India is unlikely to go in for hyperloop technology for ultra-high-speed trains in the near future as the technology is at a ‘very low level of maturity’ and may not be economically viable at the current point, MP said NITI Aayog VK Saraswat on. Sunday.
Saraswat, who heads a committee to explore the technological and commercial viability of the Virgin Hyperloop technology, said several foreign companies have shown interest in bringing the technology to India.
“Hyperloop technology as far as we are concerned, we found that the offer that came from foreign countries are not very viable options. They are at a very low level of technological maturity,” he told PTI in an interview.
Hyperloop is a high-speed train, which runs in a vacuum in a tube. The technology has been proposed by Elon Musk, who is behind the electric car company Tesla and the commercial space transportation company SpaceX. “So we haven’t given much importance to that and so far, it’s just a study program. I don’t expect hyperloop to enter our transportation framework anytime soon,” he said.
A hyperloop test run was conducted on November 9, 2020
The Virgin Hyperloop test run was carried out on November 9, 2020, on a 500-meter track in Las Vegas in the United States with a pod, as the hyperloop vehicles are called, traveling with passengers, including an Indian, inside a tube enclosed by more. than 161 km/h.
According to Saraswat, the offers that came are at a very low level of maturity and “we cannot invest in that kind of technology.”
Virgin Hyperloop is among a handful of companies trying to build such a passenger travel system. Maharashtra considered Hyperloop to be a public infrastructure exercise and approved the Virgin Hyperloop-DP Global Consortium as the original project proponent for the Mumbai-Pune Hyperloop project.
Responding to a question on India’s dependence on lithium imports from China, Saraswat said as of today, the production of lithium-ion batteries in India is very low, hence the dependence on import of batteries from China and other sources.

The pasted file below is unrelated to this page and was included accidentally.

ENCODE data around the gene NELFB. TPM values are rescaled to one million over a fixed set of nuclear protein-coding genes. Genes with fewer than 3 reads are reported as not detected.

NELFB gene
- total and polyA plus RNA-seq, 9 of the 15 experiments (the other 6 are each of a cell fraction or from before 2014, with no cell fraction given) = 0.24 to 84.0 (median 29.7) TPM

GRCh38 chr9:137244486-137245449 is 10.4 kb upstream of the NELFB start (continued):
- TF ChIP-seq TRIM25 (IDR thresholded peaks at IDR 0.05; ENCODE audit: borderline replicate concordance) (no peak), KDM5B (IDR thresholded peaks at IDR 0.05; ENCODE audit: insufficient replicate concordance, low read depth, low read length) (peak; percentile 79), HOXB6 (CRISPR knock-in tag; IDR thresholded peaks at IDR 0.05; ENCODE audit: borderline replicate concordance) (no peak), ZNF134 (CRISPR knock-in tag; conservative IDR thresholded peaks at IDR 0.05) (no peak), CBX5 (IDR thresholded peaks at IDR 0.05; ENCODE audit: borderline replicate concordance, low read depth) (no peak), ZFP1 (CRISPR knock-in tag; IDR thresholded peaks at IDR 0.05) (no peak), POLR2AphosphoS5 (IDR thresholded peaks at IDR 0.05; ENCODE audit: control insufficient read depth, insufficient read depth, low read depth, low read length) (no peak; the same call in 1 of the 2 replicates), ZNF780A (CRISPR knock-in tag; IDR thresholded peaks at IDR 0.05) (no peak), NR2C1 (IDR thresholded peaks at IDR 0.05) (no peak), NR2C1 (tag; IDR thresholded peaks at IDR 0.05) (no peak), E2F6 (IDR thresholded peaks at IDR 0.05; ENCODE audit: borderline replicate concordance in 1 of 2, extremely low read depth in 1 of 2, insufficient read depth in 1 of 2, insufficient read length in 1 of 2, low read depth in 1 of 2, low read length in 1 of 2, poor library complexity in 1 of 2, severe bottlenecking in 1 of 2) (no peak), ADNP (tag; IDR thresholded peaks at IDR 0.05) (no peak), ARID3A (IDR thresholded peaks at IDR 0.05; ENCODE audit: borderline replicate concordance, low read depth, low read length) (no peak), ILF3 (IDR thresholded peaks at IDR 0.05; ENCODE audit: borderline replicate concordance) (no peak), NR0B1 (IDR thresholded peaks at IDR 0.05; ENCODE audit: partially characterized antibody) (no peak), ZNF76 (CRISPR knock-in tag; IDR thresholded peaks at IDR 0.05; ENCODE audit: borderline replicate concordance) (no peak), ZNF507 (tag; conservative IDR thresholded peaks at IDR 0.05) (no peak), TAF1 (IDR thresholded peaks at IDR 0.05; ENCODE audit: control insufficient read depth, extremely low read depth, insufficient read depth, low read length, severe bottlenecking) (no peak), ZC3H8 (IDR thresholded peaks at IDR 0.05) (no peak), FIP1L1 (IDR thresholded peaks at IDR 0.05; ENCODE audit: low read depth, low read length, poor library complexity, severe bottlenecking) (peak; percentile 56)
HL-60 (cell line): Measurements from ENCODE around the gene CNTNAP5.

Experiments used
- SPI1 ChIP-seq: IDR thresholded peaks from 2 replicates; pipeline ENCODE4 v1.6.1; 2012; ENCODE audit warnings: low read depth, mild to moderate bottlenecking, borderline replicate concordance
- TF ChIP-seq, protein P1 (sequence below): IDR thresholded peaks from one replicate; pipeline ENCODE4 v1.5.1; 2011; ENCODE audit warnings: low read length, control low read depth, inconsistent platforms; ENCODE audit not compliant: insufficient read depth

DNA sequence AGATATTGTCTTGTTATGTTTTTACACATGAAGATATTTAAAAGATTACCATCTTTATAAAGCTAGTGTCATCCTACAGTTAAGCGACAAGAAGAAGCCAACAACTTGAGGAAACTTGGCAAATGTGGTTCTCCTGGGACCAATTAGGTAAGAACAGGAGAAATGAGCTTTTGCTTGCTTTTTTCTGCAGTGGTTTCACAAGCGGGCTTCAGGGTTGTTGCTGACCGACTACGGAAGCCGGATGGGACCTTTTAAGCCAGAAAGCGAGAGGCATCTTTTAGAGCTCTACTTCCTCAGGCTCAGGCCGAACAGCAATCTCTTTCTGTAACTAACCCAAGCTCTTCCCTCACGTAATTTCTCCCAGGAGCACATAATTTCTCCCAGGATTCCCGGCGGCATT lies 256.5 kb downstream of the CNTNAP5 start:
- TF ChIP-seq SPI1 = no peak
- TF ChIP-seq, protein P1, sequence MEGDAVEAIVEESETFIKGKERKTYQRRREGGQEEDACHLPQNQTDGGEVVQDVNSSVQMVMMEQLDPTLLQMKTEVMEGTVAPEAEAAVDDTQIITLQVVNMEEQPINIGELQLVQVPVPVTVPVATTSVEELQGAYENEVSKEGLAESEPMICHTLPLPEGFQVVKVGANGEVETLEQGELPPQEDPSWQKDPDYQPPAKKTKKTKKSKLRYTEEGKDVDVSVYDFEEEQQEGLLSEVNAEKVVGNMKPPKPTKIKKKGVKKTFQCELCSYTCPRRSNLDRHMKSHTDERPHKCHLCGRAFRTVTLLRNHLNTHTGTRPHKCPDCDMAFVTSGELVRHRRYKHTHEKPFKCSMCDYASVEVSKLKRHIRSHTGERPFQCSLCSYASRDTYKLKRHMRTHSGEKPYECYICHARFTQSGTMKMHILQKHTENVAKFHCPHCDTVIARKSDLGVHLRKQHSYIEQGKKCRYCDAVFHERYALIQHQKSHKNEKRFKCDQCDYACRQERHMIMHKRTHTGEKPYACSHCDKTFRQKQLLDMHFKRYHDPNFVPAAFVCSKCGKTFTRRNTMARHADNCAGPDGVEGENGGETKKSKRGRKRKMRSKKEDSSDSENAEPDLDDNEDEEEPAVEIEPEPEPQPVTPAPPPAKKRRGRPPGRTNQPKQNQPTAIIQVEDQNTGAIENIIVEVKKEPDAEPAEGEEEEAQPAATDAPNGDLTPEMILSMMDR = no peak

“But mostly it is from China because of the competition the Chinese batteries are cheaper,” he said.
Pointing out that India has given incentives to set up battery manufacturing facilities in the country, Saraswat said, “Hopefully, next year, you will have a few business houses going into large-scale production for battery manufacturing lithium-ion in the country.”
Import of lithium-ion battery from China
About 75 percent of lithium-ion imports come from China. On reports that India was talking to Chile and Bolivia about exploiting lithium mining, Saraswat said there was a suggestion that India should go for certain mining facilities in Chile, Argentina and elsewhere.
“And what has happened is that apart from the government going directly to these countries and acquiring mines, our private sector has already signed business-to-business agreements with some of the companies in these countries and have already secured a supply chain agreement to obtain lithium. from these centers.”
Chile has the most lithium reserves, and is the second largest global lithium producer. To a query on the government promoting methanol as an alternative fuel, Saraswat said, “We have been able to complete our trials of blending 15 per methanol in diesel.” He said that all the trials conducted with Bangalore Metropolitan Transport Corporation (BMTC) and Ashok Leyland were successful.
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